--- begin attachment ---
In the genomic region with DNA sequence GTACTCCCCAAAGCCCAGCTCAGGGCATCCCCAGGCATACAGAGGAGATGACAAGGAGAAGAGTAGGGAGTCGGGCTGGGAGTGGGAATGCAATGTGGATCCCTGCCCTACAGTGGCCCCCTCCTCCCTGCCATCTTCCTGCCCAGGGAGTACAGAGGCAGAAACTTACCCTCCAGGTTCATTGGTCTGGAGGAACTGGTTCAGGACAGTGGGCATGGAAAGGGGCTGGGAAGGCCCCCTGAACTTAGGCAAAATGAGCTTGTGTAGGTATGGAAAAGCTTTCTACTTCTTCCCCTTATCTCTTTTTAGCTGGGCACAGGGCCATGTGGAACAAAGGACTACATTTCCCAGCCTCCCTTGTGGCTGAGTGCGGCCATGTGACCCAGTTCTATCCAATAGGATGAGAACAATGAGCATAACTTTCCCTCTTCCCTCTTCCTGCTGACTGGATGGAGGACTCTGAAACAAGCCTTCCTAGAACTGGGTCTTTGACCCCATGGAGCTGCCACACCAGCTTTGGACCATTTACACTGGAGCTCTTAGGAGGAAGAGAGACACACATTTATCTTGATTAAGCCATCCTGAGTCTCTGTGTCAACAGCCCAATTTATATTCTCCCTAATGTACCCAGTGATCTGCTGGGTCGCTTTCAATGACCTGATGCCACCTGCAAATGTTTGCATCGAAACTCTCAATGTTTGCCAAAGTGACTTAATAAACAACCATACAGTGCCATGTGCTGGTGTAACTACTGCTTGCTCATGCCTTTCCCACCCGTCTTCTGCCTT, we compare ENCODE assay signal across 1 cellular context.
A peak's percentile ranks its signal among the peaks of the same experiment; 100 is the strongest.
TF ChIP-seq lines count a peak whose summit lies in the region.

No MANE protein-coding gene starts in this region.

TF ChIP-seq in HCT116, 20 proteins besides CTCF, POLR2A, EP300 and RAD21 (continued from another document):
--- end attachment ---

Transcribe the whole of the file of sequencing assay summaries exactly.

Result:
In the genomic region with DNA sequence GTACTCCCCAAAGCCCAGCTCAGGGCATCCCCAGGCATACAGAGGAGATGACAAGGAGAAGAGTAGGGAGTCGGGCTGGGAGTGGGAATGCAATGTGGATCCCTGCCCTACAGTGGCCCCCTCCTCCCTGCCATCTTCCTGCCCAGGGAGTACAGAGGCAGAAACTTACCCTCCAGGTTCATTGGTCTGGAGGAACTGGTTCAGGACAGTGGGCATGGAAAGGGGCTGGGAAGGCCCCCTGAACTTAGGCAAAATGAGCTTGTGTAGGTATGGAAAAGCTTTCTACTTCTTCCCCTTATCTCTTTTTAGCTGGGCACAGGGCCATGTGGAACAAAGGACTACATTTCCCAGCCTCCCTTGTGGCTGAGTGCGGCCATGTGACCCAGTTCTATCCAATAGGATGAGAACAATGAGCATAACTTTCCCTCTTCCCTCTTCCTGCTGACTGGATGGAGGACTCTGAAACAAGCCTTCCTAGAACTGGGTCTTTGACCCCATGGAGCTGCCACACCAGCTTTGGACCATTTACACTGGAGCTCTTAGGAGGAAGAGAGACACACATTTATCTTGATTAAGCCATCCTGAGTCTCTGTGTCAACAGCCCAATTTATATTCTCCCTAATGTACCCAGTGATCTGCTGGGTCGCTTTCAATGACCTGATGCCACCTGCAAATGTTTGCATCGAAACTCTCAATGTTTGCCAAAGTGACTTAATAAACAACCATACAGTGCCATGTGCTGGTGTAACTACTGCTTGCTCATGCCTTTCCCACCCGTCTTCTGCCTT, we compare ENCODE assay signal across 1 cellular context.
A peak's percentile ranks its signal among the peaks of the same experiment; 100 is the strongest.
TF ChIP-seq lines count a peak whose summit lies in the region.

No MANE protein-coding gene starts in this region.

TF ChIP-seq in HCT116, 20 proteins besides CTCF, POLR2A, EP300 and RAD21 (continued from another document):